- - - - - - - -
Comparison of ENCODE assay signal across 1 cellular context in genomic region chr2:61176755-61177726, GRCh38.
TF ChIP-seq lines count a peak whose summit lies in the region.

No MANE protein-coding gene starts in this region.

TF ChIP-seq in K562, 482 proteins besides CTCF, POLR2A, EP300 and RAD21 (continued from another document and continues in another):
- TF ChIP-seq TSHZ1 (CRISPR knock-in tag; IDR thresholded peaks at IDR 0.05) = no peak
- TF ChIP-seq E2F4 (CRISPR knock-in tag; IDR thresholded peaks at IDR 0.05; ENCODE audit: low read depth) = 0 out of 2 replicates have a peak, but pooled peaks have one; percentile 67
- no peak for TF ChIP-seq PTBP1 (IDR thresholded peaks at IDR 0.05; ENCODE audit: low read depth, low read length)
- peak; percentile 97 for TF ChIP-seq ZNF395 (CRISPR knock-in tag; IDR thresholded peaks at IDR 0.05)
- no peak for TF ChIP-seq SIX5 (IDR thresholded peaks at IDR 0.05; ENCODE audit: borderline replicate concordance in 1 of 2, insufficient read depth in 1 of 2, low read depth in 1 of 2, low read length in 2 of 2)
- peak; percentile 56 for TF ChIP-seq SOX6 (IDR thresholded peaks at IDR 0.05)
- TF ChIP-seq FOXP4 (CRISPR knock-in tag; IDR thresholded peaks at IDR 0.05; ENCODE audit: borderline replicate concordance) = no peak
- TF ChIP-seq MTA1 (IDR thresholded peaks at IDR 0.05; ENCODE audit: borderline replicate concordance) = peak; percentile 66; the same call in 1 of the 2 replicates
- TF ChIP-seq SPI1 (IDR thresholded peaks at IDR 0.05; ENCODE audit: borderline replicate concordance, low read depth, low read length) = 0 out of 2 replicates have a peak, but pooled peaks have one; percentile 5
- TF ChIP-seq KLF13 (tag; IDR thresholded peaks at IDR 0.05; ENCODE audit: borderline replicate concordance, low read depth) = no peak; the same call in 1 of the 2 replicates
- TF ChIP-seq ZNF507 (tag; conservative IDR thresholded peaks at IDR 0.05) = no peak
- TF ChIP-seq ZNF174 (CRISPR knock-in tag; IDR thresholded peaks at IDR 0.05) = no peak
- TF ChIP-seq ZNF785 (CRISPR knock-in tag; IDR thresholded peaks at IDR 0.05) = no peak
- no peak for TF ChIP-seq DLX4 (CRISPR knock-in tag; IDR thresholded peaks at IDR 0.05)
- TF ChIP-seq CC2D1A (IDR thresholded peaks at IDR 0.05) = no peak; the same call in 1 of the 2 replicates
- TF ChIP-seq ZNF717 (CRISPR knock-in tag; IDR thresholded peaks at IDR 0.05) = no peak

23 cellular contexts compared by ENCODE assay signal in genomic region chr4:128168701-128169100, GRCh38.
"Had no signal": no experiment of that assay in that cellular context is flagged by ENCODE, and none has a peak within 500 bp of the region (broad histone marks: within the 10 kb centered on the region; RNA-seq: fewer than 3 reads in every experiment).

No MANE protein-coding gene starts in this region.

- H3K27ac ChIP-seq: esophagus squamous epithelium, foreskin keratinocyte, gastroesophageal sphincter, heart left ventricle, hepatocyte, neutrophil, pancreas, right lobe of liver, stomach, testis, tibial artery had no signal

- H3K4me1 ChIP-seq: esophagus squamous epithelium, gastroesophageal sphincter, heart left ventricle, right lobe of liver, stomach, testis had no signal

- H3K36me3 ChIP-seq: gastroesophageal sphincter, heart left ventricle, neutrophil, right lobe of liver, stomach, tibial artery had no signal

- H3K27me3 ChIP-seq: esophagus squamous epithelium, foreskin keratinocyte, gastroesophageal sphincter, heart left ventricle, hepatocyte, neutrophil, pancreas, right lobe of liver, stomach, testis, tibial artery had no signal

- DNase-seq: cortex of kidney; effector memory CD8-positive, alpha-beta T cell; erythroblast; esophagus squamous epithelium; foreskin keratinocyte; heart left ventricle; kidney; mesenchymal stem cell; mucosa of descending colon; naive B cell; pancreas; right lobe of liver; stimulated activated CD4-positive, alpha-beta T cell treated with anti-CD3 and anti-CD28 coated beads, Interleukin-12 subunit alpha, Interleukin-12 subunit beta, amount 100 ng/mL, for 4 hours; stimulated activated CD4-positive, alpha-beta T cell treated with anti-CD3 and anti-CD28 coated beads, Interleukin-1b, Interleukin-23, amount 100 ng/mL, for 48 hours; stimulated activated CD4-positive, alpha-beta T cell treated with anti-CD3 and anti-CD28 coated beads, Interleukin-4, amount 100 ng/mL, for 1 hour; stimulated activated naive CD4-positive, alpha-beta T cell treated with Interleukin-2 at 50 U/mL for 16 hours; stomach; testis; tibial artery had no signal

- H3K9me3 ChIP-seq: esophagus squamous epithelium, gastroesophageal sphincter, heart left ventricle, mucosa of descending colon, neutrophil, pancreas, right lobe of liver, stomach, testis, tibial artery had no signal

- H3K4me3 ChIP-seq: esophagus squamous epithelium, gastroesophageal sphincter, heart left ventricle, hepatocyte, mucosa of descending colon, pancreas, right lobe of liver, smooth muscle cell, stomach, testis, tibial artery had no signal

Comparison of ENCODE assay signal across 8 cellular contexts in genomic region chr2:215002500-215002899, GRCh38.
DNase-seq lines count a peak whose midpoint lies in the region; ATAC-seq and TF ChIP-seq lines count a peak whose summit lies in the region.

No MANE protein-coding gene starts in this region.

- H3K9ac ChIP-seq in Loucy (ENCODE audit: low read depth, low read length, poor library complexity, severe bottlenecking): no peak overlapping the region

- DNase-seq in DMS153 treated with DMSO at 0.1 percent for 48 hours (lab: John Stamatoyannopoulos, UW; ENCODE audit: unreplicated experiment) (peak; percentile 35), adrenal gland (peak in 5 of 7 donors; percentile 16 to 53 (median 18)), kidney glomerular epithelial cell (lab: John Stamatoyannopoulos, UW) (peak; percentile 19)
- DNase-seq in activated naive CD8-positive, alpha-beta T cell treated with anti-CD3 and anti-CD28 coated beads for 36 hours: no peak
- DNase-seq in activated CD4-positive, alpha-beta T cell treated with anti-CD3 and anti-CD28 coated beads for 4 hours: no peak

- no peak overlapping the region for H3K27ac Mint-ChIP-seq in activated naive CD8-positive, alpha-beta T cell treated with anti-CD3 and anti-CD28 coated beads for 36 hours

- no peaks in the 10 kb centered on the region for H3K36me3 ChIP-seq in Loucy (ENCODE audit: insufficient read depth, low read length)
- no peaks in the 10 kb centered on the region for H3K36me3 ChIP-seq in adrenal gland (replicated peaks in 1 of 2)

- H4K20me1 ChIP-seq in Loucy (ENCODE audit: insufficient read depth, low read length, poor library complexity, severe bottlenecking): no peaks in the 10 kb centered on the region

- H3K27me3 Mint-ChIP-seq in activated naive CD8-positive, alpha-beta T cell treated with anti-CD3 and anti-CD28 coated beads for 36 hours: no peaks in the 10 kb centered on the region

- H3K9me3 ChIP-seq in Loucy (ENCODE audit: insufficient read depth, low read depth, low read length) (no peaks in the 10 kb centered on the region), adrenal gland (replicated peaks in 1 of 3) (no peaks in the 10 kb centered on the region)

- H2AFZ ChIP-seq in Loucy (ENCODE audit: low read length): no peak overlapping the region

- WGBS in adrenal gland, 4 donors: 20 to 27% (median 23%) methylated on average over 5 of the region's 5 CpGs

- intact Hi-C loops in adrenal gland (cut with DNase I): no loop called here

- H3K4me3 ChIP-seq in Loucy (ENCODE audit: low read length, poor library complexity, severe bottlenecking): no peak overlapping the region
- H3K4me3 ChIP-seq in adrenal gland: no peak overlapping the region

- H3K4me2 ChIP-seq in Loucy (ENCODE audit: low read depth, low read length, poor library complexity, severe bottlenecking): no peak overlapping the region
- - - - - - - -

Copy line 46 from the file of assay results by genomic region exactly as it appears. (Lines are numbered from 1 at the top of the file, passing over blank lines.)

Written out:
- intact Hi-C loops in adrenal gland (cut with DNase I): no loop called here